Dyslexia

Dyslexia comes from the Greek : ‘dys’ meaning “difficulty” and ‘lexis’ meaning “words/language”. It was defined by the International Dyslexia Association in 2002 as: “a specific learning disability that is neurological in origin. It is characterised by difficulties with accurate and/or fluent word recognition, decoding and by poor spelling. These difficulties typically result from a deficit in the phonological component of language that is often unexpected in relation to other cognitive abilities and the exposure to good quality literacy teaching. Secondary consequences may include problems in reading comprehension and reduced reading experience that can impede the growth of vocabulary and background knowledge.”[1] Functional MRI scans show how, in a dyslexic brain, different areas in the are activated during literacy tasks. view PDF file

Dyslexia runs on a continuum from mild to severe, and there is a strong hereditary component; however, some students will be diagnosed as Dyslexic without any known sign of dyslexia within the family. The risk for dyslexia increases from a few percent among the general population to about 40% for a child whose parents and relatives have been affected.[2]

Clues that a student may have Dyslexia:

In preschool Years:

  • Trouble learning nursery rhymes
  • Lack of interest in and appreciation of rhymes and stories
  • Not knowing letters in own name

In Prep and Year 1

  • Difficulty matching letter names and sounds
  • Failure to understand that words come apart: toothache can be broken into ‘tooth’ and ‘ache’. Later on the student may have difficulty breaking words into sounds: tooth: /t/  /oo/   /th/.
  • Difficulty sounding out even simple words, such as hat, man, and bed etc.
  • Reluctance to read; becoming emotional when asked to read
  • Reading errors that don’t relate to the sounds of the letters

From Year 2 onwards:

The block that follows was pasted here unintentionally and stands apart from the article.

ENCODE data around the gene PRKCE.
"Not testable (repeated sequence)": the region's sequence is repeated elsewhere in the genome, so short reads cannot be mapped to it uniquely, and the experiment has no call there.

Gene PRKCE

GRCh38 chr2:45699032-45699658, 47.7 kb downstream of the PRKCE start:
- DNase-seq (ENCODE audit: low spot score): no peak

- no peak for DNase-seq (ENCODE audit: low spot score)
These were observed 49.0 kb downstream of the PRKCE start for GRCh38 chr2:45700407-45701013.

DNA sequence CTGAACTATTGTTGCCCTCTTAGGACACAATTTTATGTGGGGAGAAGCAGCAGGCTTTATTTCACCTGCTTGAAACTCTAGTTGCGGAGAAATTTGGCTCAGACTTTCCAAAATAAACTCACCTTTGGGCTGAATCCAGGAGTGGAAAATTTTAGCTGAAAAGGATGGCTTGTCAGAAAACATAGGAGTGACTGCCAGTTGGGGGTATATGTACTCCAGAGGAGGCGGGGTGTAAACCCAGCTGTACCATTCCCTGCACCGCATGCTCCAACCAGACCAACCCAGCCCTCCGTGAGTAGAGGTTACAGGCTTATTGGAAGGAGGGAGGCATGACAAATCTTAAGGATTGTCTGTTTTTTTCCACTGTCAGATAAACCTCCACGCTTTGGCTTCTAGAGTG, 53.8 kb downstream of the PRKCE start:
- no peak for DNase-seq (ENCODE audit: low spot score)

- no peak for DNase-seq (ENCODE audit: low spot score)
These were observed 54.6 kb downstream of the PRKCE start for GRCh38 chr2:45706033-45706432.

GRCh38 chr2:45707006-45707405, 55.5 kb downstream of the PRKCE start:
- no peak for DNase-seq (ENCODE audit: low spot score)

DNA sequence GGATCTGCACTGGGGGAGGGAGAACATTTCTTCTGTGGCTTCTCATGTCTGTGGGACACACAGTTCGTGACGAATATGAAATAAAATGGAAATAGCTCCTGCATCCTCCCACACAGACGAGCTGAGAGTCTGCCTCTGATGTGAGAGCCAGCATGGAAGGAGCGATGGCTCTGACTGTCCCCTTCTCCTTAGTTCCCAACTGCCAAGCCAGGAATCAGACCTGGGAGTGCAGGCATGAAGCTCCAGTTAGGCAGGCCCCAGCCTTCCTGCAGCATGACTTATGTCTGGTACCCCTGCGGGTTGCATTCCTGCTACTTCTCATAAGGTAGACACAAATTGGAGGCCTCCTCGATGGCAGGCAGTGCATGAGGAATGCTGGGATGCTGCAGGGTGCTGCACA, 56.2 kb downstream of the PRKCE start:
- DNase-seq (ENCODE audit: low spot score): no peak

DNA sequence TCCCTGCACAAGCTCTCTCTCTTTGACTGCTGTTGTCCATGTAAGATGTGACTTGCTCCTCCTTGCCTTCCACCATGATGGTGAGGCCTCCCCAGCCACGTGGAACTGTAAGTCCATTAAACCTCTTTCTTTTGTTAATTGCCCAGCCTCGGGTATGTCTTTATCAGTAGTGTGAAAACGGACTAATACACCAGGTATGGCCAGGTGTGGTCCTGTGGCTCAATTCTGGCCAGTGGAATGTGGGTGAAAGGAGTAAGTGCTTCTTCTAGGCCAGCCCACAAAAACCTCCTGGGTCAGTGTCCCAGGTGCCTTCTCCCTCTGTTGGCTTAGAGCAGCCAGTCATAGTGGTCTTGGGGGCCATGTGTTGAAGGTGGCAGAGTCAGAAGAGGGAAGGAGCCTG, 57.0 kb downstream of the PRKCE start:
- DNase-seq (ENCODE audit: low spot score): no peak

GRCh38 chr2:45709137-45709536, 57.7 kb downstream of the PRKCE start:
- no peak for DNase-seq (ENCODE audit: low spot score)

• Mispronouncing words
  • Pausing to think of a word mid-sentence
  • Confusing similar sounding words
  • Slow acquisition of reading skills
  • Difficulty reading unfamiliar words and small words
  • Reading one word differently on the same page
  • Omitting chunks of words
  • Reluctance to read- avoidance of reading aloud
  • Trouble spelling- with some words not even spelled phonetically
  • Slow, laboured reading

In Secondary School:

  • Poor reading and writing fluency
  • Poor reading comprehension- may need to read text multiple times
  • Slow reading
  • Lack of structure in writing
  • Poor spelling- limited knowledge of base words/ prefixes/suffixes
  • Limited working memory
  • Executive function weakness: Disorganised/difficulty managing time / planning

Students with Dyslexia often have wonderful strengths in key areas and can do things that other students can’t do.

Strengths to look for:

  • Curiosity
  • Great imagination
  • Good problem solving skills
  • Enjoyment of puzzles
  • Excellent comprehension of stories listened to
  • Excellence in areas not dependent on reading such as maths, art, music, science, and technology, etc.

 

References:

Shaywitz, S, 2003; Overcoming Dyslexia, Vintage Books

Mather, N& Wendling, B 2012 Essentials of Dyslexia Assessment and Intervention, Wiley

http://www.interdys.org/index.htm


[2] Puolakanaho et al 2007